In the autumn of 1979 Steven accepted a commission from Amoco to execute twelve pictures for their 1980 calendar to reflect the development of the ocean-going vessel from Drake's Golden Hind to the present day.

    His pictures also formed a major one-man touring fund-raising exhibition opened by H.R.H. The Prince of Wales in support of the excavation of the site of the Mary Rose, Henry VIII's warship. The exhibition was scheduled for twenty-four destinations around the UK including the National Maritime Museum, and closed at Amoco's headquarters in Chicago.

    Further prestigious commissions followed, including 'The Norland Under Attack During the Falklands' Campaign', for North Sea Ferries and 'The Wrecking of The Star of Poland off the Coast of China' for the San Francisco Maritime Museum. In 1985 he was commissioned by the syndicate backing Britain's entry for the America's Cup in Perth, Australia, to execute two paintings to raise money for the challenge. In 1988, the Maritime Services Board of Australia commissioned him to paint 'The First Fleet's arrival in Botany Bay' and the Bicentennial Celebrations on Sydney Harbour which involved two trips to Australia. BP Marine and The Woolwich Building Society commissioned works for their calendars, both to be made up solely from Dews' marine subjects.
    Between commissions there was an exhibition in Dubai and, back at home, a Dews was included in a major exhibition of marine art at the Ferens Art Gallery, Hull.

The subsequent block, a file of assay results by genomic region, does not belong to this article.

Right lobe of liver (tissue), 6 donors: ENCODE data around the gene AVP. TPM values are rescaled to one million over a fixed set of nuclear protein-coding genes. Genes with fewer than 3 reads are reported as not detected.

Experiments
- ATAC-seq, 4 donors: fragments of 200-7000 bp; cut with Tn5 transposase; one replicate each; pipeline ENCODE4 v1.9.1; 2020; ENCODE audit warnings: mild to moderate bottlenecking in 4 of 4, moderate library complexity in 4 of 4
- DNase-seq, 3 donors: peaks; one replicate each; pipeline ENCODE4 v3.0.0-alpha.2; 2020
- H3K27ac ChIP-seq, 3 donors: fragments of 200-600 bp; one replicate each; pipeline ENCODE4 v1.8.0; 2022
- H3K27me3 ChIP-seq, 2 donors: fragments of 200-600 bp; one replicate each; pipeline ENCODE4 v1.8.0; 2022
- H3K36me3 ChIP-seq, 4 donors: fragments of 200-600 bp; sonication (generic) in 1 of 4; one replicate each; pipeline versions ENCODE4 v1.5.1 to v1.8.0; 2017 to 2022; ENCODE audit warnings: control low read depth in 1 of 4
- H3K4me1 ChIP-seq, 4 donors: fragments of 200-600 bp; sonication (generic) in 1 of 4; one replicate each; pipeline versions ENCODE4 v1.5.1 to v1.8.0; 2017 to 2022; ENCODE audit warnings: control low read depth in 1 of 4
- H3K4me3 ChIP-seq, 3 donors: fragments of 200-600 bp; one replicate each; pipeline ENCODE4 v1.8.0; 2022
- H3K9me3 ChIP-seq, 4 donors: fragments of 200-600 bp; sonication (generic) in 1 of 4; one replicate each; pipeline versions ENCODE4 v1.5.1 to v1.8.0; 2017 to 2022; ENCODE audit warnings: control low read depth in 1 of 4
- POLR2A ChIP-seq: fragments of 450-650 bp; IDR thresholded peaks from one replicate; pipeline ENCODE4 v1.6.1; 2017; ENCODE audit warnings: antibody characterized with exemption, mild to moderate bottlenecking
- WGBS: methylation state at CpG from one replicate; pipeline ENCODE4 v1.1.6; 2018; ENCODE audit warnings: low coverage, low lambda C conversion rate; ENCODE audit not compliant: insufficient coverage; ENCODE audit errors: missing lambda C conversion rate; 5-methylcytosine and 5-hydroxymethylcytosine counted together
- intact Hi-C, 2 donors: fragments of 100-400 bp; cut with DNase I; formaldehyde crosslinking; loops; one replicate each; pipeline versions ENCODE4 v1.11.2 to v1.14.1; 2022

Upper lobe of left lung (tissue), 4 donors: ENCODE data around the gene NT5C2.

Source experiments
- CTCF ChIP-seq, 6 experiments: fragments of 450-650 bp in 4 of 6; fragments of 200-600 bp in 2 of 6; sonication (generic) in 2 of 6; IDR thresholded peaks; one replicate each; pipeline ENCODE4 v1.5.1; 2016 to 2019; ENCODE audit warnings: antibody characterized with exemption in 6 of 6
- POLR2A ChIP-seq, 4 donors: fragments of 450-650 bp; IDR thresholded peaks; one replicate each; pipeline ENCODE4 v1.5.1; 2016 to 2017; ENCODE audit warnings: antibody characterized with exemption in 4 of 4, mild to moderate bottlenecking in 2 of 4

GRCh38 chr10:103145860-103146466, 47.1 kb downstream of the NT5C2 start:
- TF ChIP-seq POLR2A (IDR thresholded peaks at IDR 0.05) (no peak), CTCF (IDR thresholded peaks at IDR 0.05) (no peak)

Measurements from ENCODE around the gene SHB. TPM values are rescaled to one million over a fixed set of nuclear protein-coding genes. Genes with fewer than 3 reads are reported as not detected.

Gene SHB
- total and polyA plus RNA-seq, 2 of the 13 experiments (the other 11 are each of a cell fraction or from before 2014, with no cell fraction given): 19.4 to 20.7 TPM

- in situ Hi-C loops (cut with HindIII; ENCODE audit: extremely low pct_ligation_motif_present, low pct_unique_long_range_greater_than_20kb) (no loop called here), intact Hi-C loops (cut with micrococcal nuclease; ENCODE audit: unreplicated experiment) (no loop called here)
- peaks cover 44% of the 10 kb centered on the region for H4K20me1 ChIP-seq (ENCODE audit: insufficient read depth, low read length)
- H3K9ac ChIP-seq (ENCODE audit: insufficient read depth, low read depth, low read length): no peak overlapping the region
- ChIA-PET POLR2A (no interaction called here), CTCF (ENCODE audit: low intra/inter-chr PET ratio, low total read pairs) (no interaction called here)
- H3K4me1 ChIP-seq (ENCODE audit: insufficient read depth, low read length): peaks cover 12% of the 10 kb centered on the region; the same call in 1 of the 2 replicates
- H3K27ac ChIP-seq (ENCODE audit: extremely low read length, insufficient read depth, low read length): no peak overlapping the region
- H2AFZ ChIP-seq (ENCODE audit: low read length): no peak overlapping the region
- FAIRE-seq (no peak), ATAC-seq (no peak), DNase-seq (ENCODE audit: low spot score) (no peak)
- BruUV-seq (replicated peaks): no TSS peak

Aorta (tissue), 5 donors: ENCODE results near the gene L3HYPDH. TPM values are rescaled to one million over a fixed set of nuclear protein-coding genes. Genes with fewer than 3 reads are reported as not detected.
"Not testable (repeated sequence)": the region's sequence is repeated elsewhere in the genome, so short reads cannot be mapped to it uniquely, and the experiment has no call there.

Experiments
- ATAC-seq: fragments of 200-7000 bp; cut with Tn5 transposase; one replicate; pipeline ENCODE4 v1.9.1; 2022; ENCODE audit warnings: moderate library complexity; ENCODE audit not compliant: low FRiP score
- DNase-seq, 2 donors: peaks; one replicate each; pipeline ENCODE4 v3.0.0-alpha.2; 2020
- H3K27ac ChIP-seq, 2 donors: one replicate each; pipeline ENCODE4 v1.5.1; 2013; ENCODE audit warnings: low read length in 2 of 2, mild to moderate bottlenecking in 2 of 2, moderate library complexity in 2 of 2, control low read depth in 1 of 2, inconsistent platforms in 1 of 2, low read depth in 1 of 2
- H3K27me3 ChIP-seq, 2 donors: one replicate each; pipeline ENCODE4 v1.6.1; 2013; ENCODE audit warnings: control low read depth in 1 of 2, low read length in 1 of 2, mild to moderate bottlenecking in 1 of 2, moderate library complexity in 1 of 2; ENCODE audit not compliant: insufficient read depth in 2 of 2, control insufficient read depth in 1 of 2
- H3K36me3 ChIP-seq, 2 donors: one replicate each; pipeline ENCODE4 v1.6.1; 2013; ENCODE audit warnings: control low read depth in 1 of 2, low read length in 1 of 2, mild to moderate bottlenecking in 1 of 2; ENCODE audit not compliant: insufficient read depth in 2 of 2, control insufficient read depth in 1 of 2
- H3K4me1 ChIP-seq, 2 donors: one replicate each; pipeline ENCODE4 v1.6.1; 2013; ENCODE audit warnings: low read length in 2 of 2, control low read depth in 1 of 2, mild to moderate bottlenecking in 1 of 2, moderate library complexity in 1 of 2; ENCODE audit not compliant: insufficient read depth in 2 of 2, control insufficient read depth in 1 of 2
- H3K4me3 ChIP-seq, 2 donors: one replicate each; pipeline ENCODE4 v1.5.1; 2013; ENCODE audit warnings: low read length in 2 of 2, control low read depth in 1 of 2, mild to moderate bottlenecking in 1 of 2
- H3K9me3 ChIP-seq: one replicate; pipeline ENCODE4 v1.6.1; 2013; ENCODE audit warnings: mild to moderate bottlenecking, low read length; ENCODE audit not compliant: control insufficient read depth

In 1995 he was asked to produce a painting to commemorate the 150th Anniversary of the formation of the New York Yacht Club and in 1996 he held a sell-out exhibition of paintings in Bermuda.

    As Steven's reputation blossomed, so did his lifelong affair with the sea. He was able to buy his first yacht and, when not painting the sea, was out sailing on it. In his studio he concentrated on the meticulous detail essential for the accuracy and realism of his painting. Always demanding perfection from his work and never satisfied with what he produced, he developed techniques to help him. He would look at an unfinished work in a mirror to see the image afresh in reverse. "The trouble is", he comments wryly, "that the reverse image itself can become too familiar and the striving for this perfection can become obsessive". He cannot live with his own original paintings on the wall as he says the temptation to add to them is too great. "The day I produce a painting I think can't be improved, I will hang up my brushes", he says.